When the couple felt that their own parents were losing control of their grandson, they brought Guangyao to Shanghai, where he attended elementary school for two years. But continuing at junior high school in Shanghai would have created insurmountable problems for Guangyao later in life. China requires children to take university entrance exams in the place where their household registration is, and that registration cannot easily be changed, especially from a rural to a big city address. Since the content and grading of those exams differs by region, a migrant worker child who attends senior high school in Shanghai would have almost no chance of passing the university entrance exam in his or her home province. (The same is true for senior high school entrance exams.) Most migrant worker families must therefore send their children back home when they reach junior high school age, if not before.

The practical difficulties extend beyond education. Medical insurance for rural residents is often much more limited than for those citizens with an urban registration, and it rarely covers treatment provided in the city.

And yet for many younger migrants, life in the city is a choice – one they are not ready to give up in order to have a family.

Li Xiaoming is 27 and works on an assembly line at Flextronics, the Nasdaq-listed electronics producer, in the southern manufacturing hub of Zhuhai. Xiaoming, who is from Hunan province, 560 miles away, took a few months off work in late 2009 to have a baby, but has left her one-year-old daughter in her mother’s care back home, and is back in her job. She has big plans – both for herself and her one-year-old daughter.

Would she prefer to spend more time at home with her child? “I prefer to think men and women are equal now. I think if I went back [to Hunan], it might feel good now, but I would grow dissatisfied with myself and my life after a while.”

Xiaoming hopes to take advantage of the training opportunities at Flextronics to get a better-paid job. And for her daughter? She expects to spend a lot of money on her music lessons: “I hope she will become a pop star. That requires a lot of training.”

Li Guangyao’s mother also invests her hopes in the next generation. “Of course I think, sometimes, that it’s unfortunate that we can’t be together, but we’re giving him the best we can,” says Zhang Zhongtao. “We’re giving him an education. Compared with what we had to go through, his life is paradise already.”

Her son does not dispute that. With a playful grin, he says that life is good. Back in Gufeng, Guangyao enjoys playing basketball, and at night he loves telling silly jokes with his roommates in the dark, after the lights go out in the foster ­centre’s dorm. But the teenager is thinking ahead. As he sits on a stool in his parents’ dark and chilly room in Shanghai, he says: “When I grow up, I want to be an engineer and develop materials to make better house insulation.”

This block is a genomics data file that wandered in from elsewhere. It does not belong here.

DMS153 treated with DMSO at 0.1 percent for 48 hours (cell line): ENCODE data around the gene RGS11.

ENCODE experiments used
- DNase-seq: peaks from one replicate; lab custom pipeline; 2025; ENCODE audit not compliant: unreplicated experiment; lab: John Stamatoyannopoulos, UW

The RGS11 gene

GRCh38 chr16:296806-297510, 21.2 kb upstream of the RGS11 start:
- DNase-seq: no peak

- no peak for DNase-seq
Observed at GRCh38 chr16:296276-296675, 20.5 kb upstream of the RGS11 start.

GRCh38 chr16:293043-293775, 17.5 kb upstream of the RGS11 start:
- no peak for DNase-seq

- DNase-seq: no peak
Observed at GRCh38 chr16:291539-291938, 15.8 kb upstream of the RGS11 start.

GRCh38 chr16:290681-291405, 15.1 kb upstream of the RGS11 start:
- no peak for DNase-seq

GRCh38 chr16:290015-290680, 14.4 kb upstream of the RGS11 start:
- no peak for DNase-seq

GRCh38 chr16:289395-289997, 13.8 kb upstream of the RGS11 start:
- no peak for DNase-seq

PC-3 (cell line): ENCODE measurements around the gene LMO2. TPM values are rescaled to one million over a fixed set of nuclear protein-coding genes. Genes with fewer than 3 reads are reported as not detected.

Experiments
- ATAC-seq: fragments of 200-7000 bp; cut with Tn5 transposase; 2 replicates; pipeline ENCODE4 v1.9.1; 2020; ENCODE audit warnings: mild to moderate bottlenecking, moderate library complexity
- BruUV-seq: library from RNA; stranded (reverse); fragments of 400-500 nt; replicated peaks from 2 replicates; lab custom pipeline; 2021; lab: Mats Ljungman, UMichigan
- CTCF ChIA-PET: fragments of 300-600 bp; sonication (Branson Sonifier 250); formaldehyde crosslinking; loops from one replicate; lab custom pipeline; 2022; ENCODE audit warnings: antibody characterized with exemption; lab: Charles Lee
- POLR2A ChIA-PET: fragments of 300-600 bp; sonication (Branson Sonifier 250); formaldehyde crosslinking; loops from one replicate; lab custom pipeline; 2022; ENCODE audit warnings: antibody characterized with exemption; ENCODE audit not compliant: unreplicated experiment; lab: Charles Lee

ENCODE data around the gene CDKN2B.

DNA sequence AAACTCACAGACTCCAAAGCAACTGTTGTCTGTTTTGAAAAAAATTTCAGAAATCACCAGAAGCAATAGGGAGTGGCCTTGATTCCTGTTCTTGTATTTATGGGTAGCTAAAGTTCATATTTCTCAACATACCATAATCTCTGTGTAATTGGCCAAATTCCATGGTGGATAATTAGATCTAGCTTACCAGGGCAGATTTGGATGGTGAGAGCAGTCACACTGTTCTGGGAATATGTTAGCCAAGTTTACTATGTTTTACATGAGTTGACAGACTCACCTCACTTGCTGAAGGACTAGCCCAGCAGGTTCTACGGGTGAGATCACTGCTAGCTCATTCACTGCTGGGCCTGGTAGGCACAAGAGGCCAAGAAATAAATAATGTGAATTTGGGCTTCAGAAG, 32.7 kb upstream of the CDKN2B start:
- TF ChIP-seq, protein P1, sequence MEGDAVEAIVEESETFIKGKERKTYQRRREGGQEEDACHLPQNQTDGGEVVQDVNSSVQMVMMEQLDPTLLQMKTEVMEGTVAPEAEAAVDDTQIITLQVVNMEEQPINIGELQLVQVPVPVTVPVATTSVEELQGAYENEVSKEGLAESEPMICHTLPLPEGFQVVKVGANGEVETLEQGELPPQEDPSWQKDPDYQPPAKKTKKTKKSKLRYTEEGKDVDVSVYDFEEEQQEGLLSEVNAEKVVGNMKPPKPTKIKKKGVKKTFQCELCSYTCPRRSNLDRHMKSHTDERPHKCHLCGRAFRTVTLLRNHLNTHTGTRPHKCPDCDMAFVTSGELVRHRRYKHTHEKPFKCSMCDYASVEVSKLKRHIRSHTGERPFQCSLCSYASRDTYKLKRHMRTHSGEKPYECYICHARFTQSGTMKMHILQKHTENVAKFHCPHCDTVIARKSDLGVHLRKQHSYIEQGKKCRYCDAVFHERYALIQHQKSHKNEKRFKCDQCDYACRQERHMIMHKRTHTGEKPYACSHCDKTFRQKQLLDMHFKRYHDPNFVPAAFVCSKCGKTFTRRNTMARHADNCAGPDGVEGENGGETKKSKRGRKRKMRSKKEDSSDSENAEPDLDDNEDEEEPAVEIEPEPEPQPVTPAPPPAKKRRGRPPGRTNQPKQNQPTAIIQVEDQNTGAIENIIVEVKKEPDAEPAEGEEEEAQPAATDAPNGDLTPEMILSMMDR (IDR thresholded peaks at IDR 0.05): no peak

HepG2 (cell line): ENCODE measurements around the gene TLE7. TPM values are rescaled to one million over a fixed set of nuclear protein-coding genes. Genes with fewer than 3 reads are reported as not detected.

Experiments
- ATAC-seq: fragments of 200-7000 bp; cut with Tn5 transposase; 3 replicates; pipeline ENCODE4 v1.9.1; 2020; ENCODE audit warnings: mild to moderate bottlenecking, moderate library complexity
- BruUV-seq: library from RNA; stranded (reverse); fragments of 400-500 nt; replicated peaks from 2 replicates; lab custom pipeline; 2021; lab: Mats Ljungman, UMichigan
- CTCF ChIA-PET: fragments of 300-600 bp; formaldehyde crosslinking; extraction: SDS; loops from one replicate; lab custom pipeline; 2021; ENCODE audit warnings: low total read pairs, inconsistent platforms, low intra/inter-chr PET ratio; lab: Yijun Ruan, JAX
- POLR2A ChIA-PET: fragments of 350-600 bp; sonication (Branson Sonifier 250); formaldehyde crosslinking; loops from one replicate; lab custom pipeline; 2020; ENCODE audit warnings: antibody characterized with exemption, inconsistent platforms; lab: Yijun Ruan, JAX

Kathrin Hille is the FT’s Beijing correspondent

One child’s story

Wang Li

Wang Li (centre), with her friends Zhang Xinyuan (left) and Zhu Guli in their dormitory at the Gufeng foster home
One thing Wang Li still has in common with her mother is that they both live in a dorm. The 14-year-old shares a room with five other girls at Wang Zhi’s foster home in her native Anhui province, in the east of the country. Her mother lives in a dorm room with seven other women at the electronics factory where she works in Shanghai, more than 230 miles away.

Li moved into the foster home after she left primary school. Her mother had gone to work in Shanghai when Li was a toddler and her father followed when she entered primary school, leaving Li in the care of her illiterate grandparents. The grandparents, who work in the fields all day, gave her love and warm meals, but could supply little else. Li says that when she entered junior high school her parents felt she needed assistance with her homework, so they moved her into the foster home.

Li was desperately homesick after she moved to the foster home, but worse was to come. Two months after she arrived, her mother called during lunch break to tell her that she and her father were getting divorced. “Many children in the village had spread rumours before, that my mother was a loose woman because she had gone to the big city, but I’d always defended her,” says Li. “It felt like they’d been right all along.”

However, Li survived those troubles and today she is a self-assured teenager. “We are more independent and sensible than some other children of our age,” she says. Sitting on her dorm bed with two of her roommates, she says she wouldn’t want to live any other way. “There is little to talk about with my mum when she visits,” she says. “My friends are the most important people in my life now.”

One parent’s story

Fang Yaojin

Fang Yaojin speaks to his son on Tuesdays. The 39-year-old works as a kitchen helper in an upmarket restaurant on the outskirts of Shanghai; his wife, Yu Yingmei, is a waitress in the same restaurant. Their 13-year-old son, Yu Jun, lives in a foster home in a remote valley in Anhui.